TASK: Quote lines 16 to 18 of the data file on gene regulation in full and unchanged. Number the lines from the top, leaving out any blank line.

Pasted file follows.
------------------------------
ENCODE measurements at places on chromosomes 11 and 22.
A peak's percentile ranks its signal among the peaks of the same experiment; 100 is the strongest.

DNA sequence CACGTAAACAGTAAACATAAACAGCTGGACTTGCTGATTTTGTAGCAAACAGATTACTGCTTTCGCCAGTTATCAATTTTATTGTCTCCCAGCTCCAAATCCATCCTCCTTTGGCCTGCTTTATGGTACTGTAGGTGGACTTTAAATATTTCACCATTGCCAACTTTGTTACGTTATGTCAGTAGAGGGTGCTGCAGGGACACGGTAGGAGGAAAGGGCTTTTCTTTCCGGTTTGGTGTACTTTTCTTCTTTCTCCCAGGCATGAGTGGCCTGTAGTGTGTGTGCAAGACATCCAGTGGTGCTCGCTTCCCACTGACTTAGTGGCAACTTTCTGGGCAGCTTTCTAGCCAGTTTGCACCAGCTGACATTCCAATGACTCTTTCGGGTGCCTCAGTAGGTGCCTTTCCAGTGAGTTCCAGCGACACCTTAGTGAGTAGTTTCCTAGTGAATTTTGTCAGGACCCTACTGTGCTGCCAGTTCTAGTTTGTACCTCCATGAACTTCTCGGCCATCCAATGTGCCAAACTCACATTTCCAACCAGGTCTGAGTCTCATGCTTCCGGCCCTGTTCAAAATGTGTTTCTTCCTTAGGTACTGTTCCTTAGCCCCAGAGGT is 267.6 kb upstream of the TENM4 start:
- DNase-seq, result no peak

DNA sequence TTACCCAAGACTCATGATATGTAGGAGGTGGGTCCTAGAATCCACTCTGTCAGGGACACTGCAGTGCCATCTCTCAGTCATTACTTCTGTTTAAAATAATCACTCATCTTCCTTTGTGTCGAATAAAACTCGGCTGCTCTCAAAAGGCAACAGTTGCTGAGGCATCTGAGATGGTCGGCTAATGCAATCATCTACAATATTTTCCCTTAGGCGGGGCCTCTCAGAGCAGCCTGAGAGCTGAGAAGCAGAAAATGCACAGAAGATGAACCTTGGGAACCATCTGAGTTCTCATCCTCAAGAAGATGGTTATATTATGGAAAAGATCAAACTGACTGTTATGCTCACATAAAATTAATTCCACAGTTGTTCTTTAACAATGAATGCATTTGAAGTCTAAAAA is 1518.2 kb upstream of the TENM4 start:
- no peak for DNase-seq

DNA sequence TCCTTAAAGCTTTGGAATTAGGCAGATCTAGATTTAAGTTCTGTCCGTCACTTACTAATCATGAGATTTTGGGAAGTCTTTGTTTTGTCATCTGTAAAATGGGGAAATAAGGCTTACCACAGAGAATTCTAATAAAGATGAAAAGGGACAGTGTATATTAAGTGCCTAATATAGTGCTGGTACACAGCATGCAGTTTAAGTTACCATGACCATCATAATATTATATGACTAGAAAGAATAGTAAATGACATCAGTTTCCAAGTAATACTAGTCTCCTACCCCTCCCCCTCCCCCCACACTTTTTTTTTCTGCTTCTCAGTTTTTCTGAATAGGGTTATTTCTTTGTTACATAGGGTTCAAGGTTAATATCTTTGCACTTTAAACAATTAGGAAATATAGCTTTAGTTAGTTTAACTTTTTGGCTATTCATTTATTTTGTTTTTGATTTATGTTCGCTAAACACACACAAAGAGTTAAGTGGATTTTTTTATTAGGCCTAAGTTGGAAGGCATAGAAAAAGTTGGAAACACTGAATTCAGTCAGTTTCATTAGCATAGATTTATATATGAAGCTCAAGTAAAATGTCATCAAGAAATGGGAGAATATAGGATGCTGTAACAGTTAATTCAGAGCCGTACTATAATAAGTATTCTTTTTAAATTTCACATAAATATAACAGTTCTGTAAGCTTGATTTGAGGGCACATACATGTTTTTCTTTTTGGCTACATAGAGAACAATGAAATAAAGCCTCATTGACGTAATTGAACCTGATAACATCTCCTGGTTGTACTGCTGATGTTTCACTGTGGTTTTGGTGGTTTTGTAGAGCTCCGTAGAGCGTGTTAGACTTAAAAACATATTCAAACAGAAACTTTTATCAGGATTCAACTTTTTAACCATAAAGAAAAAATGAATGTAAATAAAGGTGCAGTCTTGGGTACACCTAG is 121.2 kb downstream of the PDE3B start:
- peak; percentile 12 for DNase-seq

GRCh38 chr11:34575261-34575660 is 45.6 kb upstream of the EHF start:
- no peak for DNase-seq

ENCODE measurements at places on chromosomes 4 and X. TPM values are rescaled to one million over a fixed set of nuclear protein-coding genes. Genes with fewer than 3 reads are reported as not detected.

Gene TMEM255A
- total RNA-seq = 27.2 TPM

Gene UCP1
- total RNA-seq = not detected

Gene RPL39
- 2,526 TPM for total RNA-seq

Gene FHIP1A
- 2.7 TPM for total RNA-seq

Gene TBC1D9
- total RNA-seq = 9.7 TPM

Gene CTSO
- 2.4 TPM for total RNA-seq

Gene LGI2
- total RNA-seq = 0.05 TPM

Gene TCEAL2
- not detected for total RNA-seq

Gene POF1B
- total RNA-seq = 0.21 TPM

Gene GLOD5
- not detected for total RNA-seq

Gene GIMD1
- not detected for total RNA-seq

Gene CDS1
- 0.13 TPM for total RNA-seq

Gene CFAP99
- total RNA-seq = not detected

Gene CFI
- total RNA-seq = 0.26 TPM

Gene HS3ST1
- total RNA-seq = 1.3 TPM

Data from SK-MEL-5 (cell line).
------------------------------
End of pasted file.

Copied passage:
Gene RPL39
- 2,526 TPM for total RNA-seq

Gene FHIP1A